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I bought a Dell Latitude e7470 recently. I immediately removed the preinstalled Windows 10, and installed Arch Linux.

It works fine, except for one thing: On shutdown or reboot, at the point where the pc would usually switch off (all processes ended, etc.), the laptop just hangs for around 30-60 secs. While it hangs, the battery led flickers in a pattern that, according to Dell's owners manual, signals "CPU failure". After the 30-60 secs, the fan spins up to max rpm, and then the system crashes (just shuts off, doesn't reboot until I press the power button again).

I suspect that somehow, the linux kernel issues the wrong shutdown command to the cpu, but I have very little knowledge on how to figure this out. Can anyone give me any tips on this? The cpu is an i-5 6300.

journalctl -p err

gives me

-- Reboot --
Jan 07 21:11:13 gaspodelaptop systemd-udevd[207]: Error calling EVIOCSKEYCODE on device node '/dev/input/event9' (scan code 0x150, key code 190): Invalid argument
Jan 07 21:11:13 gaspodelaptop kernel: dell_laptop: Setting old previous keyboard state failed
Jan 07 21:11:14 gaspodelaptop kernel: Bluetooth: hci0: Setting Intel event mask failed (-16)
Jan 08 01:49:19 gaspodelaptop gnome-session-binary[569]: GLib-GObject-CRITICAL: g_object_unref: assertion 'G_IS_OBJECT (object)' failed
Jan 08 01:49:19 gaspodelaptop gnome-session-binary[569]: GLib-GObject-CRITICAL: g_object_unref: assertion 'G_IS_OBJECT (object)' failed
Jan 08 01:49:19 gaspodelaptop gnome-session-binary[569]: GLib-GObject-CRITICAL: g_object_unref: assertion 'G_IS_OBJECT (object)' failed
Jan 08 01:49:19 gaspodelaptop gnome-session-binary[569]: GLib-GObject-CRITICAL: g_object_unref: assertion 'G_IS_OBJECT (object)' failed
Jan 08 01:49:19 gaspodelaptop gnome-session-binary[569]: GLib-GObject-CRITICAL: g_object_unref: assertion 'G_IS_OBJECT (object)' failed
Jan 08 01:49:20 gaspodelaptop gnome-session-binary[569]: GLib-GObject-CRITICAL: g_object_unref: assertion 'G_IS_OBJECT (object)' failed
Jan 08 01:49:20 gaspodelaptop gnome-session-binary[569]: GLib-GObject-CRITICAL: g_object_unref: assertion 'G_IS_OBJECT (object)' failed
Jan 08 01:49:20 gaspodelaptop gnome-session-binary[569]: GLib-GObject-CRITICAL: g_object_unref: assertion 'G_IS_OBJECT (object)' failed
Jan 08 01:49:20 gaspodelaptop gnome-session-binary[569]: GLib-GObject-CRITICAL: g_object_unref: assertion 'G_IS_OBJECT (object)' failed
Jan 08 01:49:20 gaspodelaptop gnome-session-binary[569]: GLib-GObject-CRITICAL: g_object_unref: assertion 'G_IS_OBJECT (object)' failed
Jan 08 01:49:22 gaspodelaptop gdm[357]: GLib: g_hash_table_find: assertion 'version == hash_table->version' failed
-- Reboot --

Output of dmesg | grep microcode:

[    0.878621] microcode: sig=0x406e3, pf=0x80, revision=0x9e
[    0.878759] microcode: Microcode Update Driver: v2.01 <tigran@aivazian.fsnet.co.uk>, Peter Oruba

UPDATE: It seems to be a kernel issue. After investigating my suspicion of the SSD, I stumbled upon this forum post. In there it is mentioned that it's a kernel Bug that is already being fixed. According to this Bugreport, it's going to be fixed in Kernel 4.9-rc7. I guess i will have to wait a while, but since I am on Arch Linux, it shouldn't take too long. I know I could also compile my own kernel, but I'm too lazy (or better: too busy with other things) for that. Guess I'll just use standby a lot.

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    Assuming that this happens on Linux, you can try pressing F12 just after shutdown procedure starts. This will give you a verbose output on what's happening in the background. – Mayank Verma Jan 5 '17 at 15:43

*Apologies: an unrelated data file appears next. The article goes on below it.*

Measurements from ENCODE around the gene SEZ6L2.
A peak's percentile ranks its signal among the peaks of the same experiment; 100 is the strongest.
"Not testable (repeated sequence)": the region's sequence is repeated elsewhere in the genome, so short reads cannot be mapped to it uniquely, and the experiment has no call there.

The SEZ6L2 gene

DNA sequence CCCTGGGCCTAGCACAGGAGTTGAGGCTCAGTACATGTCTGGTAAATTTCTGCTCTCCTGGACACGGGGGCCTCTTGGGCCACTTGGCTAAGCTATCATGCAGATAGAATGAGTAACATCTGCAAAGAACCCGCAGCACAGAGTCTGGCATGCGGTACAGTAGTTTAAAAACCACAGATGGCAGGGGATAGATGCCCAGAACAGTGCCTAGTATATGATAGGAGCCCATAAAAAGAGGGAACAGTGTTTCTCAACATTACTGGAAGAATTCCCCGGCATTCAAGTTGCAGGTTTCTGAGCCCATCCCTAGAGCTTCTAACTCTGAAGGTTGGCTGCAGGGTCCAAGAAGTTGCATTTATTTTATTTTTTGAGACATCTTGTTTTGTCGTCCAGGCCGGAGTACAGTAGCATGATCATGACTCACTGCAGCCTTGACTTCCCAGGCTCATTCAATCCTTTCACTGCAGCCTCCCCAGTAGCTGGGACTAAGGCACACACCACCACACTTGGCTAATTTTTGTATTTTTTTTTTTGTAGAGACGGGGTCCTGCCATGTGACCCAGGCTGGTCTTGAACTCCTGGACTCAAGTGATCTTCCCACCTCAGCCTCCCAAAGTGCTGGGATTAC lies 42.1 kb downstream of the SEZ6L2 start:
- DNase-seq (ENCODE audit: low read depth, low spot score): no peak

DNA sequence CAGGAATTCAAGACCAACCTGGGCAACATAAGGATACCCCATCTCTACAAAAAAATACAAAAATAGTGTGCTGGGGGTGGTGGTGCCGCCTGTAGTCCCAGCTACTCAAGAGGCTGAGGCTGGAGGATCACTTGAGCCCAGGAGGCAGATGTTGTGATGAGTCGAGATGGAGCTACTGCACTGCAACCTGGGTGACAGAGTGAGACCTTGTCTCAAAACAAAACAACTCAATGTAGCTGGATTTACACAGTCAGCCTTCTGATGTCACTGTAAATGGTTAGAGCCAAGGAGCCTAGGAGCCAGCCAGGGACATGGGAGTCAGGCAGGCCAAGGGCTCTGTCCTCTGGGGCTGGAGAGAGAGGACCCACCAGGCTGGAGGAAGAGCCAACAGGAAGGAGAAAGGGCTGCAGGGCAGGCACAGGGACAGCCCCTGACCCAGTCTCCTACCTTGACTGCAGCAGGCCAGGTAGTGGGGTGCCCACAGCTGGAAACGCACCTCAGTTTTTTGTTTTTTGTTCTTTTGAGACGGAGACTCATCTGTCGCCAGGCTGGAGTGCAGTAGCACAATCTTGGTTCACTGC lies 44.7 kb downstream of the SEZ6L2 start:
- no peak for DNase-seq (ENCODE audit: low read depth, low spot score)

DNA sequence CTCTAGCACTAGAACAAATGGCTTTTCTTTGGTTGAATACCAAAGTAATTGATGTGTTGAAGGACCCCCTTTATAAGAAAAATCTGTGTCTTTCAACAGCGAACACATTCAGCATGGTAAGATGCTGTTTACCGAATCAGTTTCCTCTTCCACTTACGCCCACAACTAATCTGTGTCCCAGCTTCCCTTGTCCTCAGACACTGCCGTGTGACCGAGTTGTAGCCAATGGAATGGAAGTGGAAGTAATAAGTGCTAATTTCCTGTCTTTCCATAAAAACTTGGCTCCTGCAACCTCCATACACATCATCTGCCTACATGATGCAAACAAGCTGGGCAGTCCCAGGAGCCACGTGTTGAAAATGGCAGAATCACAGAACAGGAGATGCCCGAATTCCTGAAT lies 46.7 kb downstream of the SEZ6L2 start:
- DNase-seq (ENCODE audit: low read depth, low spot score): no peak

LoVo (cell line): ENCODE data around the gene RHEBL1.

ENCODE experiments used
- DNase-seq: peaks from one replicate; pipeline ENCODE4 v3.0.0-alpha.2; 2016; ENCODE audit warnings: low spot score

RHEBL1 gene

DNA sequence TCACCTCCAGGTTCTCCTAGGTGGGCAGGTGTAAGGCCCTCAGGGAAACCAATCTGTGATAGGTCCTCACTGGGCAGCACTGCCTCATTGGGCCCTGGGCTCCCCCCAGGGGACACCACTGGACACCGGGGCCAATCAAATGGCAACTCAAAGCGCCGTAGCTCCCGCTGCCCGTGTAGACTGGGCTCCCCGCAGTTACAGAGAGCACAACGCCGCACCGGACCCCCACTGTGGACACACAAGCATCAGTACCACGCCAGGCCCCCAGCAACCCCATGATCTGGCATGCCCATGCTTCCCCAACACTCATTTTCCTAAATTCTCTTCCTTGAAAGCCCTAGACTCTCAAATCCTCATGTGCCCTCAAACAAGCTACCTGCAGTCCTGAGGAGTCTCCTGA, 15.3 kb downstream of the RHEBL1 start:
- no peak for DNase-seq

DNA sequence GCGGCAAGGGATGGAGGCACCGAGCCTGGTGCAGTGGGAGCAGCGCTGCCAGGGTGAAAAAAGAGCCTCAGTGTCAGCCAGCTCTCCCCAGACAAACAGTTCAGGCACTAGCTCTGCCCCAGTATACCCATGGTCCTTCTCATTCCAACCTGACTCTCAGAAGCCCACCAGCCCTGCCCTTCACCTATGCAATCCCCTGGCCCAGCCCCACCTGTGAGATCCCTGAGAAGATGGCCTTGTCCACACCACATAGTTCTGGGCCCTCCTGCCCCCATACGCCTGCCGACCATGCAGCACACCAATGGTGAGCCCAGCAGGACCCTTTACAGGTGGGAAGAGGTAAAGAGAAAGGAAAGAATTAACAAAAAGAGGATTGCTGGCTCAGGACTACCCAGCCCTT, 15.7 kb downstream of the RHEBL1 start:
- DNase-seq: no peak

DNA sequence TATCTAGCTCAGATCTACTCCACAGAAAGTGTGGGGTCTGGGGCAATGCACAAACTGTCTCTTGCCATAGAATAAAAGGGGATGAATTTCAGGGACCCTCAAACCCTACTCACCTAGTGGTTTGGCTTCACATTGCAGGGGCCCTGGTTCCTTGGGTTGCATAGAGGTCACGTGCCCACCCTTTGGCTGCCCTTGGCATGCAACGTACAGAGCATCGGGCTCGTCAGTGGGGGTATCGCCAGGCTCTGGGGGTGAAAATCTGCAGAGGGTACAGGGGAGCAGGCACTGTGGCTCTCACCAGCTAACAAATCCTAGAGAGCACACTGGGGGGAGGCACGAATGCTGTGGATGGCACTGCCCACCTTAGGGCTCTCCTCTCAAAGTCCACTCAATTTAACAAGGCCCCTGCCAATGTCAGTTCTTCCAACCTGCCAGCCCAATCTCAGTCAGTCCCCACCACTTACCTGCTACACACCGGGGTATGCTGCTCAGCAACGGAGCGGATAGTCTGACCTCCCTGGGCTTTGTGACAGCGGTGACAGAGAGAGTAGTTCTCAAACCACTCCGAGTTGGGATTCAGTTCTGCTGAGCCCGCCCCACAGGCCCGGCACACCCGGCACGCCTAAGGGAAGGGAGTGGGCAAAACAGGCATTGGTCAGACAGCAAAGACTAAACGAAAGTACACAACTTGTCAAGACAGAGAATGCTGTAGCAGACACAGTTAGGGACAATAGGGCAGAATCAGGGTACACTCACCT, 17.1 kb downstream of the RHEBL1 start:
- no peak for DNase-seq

• @MayankVerma I did, and the last thing it says is something like "Exception:Emask" but it is only there for half a second so I cannot read the rest – Gasp0de Jan 5 '17 at 15:47
  • And also something about bluetooth firmware that could not be loaded, but that shouldn't cause the shutdown process to crash, should it. Why is it loading firmware at shutdown anyways – Gasp0de Jan 5 '17 at 15:54
  • Can you post your errors from journalctl -p err ? – Michael D. Jan 7 '17 at 22:44
  • I can. The problem is, that my journalctl does not output everything due to ratelimiting, and the options "RateLimitIntervalSec" and "RateLimitBurst" seem to be ignored... – Gasp0de Jan 7 '17 at 22:48
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Install the intel-ucode package!

Processor manufacturers release stability and security updates to the processor microcode. While microcode can be updated through the BIOS, the Linux kernel is also able to apply these updates during boot. These updates provide bug fixes that can be critical to the stability of your system. Without these updates, you may experience spurious crashes or unexpected system halts that can be difficult to track down. Users of CPUs belonging to the Intel Haswell and Broadwell processor families in particular must install these microcode updates to ensure system stability. But all Intel users should install the updates as a matter of course.

https://wiki.archlinux.org/index.php/Microcode

  • I did that during the installation. I added a second initrd line (the ucode line first) as described in the article you linked. However, I am experiencing some issues with systemd-boot, so is there any way I can verify that the microcode is loaded? – Gasp0de Jan 9 '17 at 11:55
  • dmesg | grep microcode – Michael D. Jan 9 '17 at 11:57
  • Thank you, I will check tonight. I am currently at work and don't have the laptop with me. – Gasp0de Jan 9 '17 at 12:00
  • Looks like microcode is loaded, I added the output of dmesg to the question – Gasp0de Jan 10 '17 at 14:44

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